Stars, like our sun, fill the universe. The core of a star constantly converts hydrogen, its fuel supply, into helium. This process, called “nuclear fusion,” makes stars shine so brightly.
After billions of years of burning, a star will eventually use up its hydrogen fuel supply. When nuclear fusion stops, gravity pulls the star inward on itself.
As the star begins to collapse, its inner shell eventually hits the iron core, which creates a huge shock wave. Kaboom! The star explodes, and a supernova is born!
Supernovae (the plural of supernova) can become billions of times brighter than our sun. A supernova explosion releases billions of tiny particles called “atoms” into space. These atoms form a huge dust cloud called a “nebula.”
Many of the atoms that exist today were originally created inside stars and released into space when the stars became supernovae. In fact, scientists believe much of the carbon, oxygen, nitrogen, silicon and iron on Earth came from supernovae.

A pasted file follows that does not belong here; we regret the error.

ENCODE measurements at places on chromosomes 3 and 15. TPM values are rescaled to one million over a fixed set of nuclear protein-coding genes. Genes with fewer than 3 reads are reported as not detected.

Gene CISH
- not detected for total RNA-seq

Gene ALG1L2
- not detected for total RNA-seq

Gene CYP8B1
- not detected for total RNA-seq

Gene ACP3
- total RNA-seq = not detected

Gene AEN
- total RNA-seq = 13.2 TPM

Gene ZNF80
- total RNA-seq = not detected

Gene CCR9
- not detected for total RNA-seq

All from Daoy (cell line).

The first stars became supernovae about 14 billion years ago. To give you an idea of how long ago that was, a billion seconds ago the year was 1979. Fourteen billion seconds ago the year was 1566. As you can imagine, 14 billion years was a really, really long time ago!
When a supernova ends, the star can become a white dwarf, neutron star or black hole. Smaller stars (those similar in size to our sun) become “white dwarf” stars. Medium-size stars (between two to five times the mass of our sun) become “neutron stars.”
Large stars (more than five times the mass of our sun) become “black holes.” The gravity inside black holes is so strong that not even light can escape!